I Am Not Starfire
By Mariko Tamaki
Illustrated by Yoshi Yoshitani
184 Pages | Ages 13+ | Paperback
ISBN 9781779501264 | DC Comics
Seventeen-year-old Mandy, daughter of Starfire, is NOT like her mother. Starfire is gorgeous, tall, sparkly, and a hero. Mandy is NOT a sparkly superhero. Mandy has no powers, is a kid who dyes her hair black and hates everyone but her best friend Lincoln. To Starfire, who is from another planet, Mandy seems like an alien, like some distant angry light years away moon. And it’s possible Mandy is even more distant lately, ever since she walked out on her S.A.T.s. Which, yeah, her mom doesn’t know. Everyone thinks Mandy needs to go to college and become whoever you become at college, but Mandy has other plans. Mandy’s big plan is that she’s going to move to France and…do whatever people do in France. But then everything changes when she gets partnered with Claire for a school project. Mandy likes Claire (even if she denies it, heartily and intensely). A lot. How do you become the person you’re supposed to be when you don’t know what that is? How do you become the person you’re supposed to be when the only thing you’re sure of is what you’re not? When someone from Starfire’s past arrives, Mandy must make a choice: give up before the battle has even begun, or step into the unknown and risk everything to save her mom. I am Not Starfire is a story about teenagers and/as aliens; about knowing where you come from and where you are going; and about mothers.

Tuesdays with Tundra

Tuesdays with Tundra

Tuesdays with Tundra is an ongoing series featuring our new releases. The following titles are now available in stores and online!

A Different Kind of Normal: My Real-Life COMPLETELY True Story About Being Unique
By Abigail Balfe
240 Pages | Ages 8-12 | Hardcover
ISBN 9781774881637 | Tundra Books
“Hi! My name is Abigail, and I’m autistic. But I didn’t know I was autistic until I was a (kind of) adult. This is my true story of growing up in the confusing ‘normal’ world, all the while missing some Very Important Information about myself. There’ll be scary moments involving toilets and crowded trains, heart-warming tales of cats and pianos, and funny memories including my dad and a mysterious tub of ice cream. Along the way you’ll also find some Very Crucial Information about autism.” Important, funny, and completely unique, this book is for anyone who has ever felt different.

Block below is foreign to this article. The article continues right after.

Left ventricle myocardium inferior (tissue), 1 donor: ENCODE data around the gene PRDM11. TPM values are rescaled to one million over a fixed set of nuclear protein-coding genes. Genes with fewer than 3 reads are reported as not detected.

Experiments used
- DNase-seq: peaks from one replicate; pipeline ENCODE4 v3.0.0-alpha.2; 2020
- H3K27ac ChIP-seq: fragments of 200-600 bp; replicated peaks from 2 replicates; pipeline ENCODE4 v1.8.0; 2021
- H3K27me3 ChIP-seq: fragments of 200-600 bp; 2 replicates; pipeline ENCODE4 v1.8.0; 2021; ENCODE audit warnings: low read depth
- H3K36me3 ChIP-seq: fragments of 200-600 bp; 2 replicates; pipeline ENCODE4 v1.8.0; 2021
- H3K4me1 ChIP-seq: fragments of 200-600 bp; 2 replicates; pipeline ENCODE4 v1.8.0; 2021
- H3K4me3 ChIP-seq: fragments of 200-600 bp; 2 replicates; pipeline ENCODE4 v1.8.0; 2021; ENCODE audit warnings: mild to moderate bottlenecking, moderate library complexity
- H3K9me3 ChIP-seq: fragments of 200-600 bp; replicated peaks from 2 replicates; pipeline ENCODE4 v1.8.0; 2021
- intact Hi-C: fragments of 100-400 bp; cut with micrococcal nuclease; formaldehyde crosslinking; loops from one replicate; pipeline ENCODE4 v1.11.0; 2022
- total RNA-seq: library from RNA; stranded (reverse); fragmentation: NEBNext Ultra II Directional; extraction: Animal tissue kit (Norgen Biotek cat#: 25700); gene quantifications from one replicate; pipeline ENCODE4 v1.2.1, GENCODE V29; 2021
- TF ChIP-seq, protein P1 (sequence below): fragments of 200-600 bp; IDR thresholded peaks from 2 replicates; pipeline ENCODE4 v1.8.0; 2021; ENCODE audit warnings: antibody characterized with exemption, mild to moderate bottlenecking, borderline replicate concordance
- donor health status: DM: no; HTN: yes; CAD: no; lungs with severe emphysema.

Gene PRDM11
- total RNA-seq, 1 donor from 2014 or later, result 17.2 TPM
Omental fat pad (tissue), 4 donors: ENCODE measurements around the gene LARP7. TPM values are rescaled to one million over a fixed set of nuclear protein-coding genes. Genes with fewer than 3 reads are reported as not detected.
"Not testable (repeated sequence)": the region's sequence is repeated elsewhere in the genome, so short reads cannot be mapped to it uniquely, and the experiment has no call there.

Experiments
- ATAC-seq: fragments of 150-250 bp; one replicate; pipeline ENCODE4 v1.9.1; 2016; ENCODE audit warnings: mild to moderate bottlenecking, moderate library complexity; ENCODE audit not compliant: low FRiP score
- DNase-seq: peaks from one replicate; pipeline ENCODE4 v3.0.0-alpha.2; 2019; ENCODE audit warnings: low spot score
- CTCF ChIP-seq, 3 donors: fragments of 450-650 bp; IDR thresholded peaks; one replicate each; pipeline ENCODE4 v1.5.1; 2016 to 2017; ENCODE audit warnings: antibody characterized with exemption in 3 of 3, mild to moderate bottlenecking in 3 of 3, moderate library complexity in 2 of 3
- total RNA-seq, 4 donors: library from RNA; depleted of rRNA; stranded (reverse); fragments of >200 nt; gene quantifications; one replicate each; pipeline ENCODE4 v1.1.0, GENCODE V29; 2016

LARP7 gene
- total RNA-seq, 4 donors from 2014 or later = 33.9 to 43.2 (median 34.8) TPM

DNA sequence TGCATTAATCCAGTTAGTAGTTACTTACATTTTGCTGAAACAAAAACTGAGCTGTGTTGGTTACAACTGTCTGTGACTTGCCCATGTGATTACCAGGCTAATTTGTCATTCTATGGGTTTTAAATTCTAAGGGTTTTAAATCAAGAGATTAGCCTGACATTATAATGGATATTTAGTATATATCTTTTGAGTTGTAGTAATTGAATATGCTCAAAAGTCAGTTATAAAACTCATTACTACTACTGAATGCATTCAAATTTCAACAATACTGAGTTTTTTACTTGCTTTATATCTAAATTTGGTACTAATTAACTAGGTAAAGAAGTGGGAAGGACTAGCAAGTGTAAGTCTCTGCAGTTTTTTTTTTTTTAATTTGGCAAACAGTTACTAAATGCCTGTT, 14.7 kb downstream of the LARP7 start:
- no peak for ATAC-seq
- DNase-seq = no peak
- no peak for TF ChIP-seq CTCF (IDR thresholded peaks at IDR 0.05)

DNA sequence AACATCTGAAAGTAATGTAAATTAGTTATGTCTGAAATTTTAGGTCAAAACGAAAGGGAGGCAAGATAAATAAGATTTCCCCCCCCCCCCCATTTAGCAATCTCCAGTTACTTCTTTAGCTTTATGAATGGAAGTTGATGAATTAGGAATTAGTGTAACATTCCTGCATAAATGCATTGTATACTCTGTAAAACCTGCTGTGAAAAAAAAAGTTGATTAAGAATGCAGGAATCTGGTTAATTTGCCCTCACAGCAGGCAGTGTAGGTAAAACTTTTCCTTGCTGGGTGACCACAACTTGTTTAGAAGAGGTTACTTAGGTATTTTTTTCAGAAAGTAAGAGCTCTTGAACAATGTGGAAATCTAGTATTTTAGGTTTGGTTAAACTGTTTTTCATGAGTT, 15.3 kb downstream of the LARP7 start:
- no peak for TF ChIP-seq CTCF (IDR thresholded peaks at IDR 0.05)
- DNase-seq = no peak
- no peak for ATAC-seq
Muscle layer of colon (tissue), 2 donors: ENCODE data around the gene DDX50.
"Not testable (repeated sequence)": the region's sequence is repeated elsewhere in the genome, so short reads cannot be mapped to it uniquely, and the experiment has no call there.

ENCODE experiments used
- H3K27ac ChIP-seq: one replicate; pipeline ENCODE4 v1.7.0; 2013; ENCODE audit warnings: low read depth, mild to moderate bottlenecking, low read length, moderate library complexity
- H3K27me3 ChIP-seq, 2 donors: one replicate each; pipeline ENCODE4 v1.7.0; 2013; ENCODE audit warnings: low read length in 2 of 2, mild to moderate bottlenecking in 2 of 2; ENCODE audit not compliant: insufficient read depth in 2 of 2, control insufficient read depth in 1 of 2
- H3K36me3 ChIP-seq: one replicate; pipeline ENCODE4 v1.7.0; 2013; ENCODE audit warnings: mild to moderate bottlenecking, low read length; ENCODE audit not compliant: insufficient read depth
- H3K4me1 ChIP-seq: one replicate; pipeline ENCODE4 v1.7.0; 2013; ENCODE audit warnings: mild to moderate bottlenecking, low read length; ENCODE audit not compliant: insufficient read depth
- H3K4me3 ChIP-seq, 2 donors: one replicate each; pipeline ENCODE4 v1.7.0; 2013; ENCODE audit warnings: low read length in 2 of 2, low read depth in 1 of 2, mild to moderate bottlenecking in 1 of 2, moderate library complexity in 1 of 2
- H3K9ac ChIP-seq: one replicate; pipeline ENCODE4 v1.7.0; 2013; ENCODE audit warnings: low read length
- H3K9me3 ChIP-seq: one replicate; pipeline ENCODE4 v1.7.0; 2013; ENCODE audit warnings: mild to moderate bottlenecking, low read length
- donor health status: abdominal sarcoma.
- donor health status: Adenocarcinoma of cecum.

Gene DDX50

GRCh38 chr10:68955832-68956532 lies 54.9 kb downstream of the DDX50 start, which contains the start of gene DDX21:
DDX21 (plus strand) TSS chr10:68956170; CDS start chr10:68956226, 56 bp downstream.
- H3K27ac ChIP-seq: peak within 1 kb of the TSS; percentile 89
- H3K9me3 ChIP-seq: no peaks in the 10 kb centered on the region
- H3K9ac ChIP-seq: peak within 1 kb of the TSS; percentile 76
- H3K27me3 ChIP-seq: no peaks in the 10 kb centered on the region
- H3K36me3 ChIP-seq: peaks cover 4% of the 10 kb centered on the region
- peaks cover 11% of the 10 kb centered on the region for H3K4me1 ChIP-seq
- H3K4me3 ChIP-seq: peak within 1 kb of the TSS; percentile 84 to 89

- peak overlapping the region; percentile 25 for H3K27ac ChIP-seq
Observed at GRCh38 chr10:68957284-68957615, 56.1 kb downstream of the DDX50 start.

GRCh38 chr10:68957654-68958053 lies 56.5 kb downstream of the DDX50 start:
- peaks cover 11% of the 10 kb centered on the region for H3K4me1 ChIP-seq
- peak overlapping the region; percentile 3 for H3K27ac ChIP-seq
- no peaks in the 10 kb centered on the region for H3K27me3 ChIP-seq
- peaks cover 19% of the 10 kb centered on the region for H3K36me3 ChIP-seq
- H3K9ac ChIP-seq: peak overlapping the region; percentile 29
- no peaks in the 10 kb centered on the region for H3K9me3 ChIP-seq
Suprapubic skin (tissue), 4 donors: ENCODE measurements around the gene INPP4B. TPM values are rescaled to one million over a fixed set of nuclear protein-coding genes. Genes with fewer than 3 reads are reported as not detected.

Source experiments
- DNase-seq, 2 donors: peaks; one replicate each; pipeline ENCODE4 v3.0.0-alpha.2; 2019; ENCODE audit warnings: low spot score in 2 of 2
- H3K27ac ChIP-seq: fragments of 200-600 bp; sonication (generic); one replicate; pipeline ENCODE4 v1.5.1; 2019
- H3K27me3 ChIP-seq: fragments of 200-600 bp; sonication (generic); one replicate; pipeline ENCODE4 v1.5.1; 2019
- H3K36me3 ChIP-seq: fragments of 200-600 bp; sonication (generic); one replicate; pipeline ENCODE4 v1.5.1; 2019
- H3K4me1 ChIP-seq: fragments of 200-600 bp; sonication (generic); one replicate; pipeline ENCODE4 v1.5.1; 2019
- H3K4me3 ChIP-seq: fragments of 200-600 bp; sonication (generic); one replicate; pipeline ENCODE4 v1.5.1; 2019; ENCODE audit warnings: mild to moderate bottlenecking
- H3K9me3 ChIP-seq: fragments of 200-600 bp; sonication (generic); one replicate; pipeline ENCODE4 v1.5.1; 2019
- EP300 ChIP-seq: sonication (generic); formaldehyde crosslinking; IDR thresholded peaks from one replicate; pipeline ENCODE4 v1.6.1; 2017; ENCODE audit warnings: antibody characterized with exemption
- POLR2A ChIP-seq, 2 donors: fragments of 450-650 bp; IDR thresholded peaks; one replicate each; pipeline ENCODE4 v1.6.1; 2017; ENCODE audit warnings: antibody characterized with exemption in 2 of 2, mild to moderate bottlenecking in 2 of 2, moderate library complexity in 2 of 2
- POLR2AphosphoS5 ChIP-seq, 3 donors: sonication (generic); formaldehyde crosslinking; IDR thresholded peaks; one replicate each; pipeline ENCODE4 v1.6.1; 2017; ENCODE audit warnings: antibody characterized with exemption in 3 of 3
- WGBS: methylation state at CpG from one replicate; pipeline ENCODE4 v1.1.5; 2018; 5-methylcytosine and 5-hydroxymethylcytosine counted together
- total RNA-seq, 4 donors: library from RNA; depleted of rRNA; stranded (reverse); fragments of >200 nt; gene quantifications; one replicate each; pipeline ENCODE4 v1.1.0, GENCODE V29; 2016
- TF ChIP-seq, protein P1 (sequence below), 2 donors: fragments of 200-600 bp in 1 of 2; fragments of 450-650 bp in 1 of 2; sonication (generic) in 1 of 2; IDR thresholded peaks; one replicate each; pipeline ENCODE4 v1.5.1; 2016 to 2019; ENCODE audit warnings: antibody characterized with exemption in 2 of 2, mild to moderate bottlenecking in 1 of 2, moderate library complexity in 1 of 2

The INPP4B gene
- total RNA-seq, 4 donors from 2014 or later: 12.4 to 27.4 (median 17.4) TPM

Narwhalicorn and Jelly: A Narwhal and Jelly Book #7
By Ben Clanton
80 Pages | Ages 6-9 | Hardcover
ISBN 9780735266728 | Tundra Books
When Jelly wonders what a unicorn is, Narwhal explains that they’re pretty much narwhals of the land (!) – and then gets carried away with a grand plan to see one. With the help of Star, Narwhal’s wish comes true in the wildest, weirdest way: Narwhal gets some land legs and takes their first step ashore. After some wibble-wobbling and a bit of practice, Narwhal is soon galloping along in search of unicorns, though Jelly is a little land sick. Before they know it, Star has the duo blasting off to a magical planet where everyone is a unicorn! But Jelly’s out-of-this-world adventure makes him feel out of his comfort zone, and he wishes he were at home . . . can Narwhal cheer Jelly up and also party down with their new unicorn pals?

On This Airplane
By Lourdes Heuer
Illustrated by Sara Palacios
32 Pages | Ages 3-7 | Hardcover
ISBN 9780735268609 | Tundra Books
Someone travels solo, two travel as one,
three return, and four set out. In this simple and moving book, a young family takes a plane to their new home. While onboard, they encounter all the people you meet on a plane: a bookworm, a businessperson, tourists, crying babies and daydreamers . . . all with their own stories and all heading somewhere special.

Strum & Drum: A Merry Little Quest
By Jashar Awan
56 Pages | Ages 3-7 | Hardcover
ISBN 9780735272392 | Tundra Books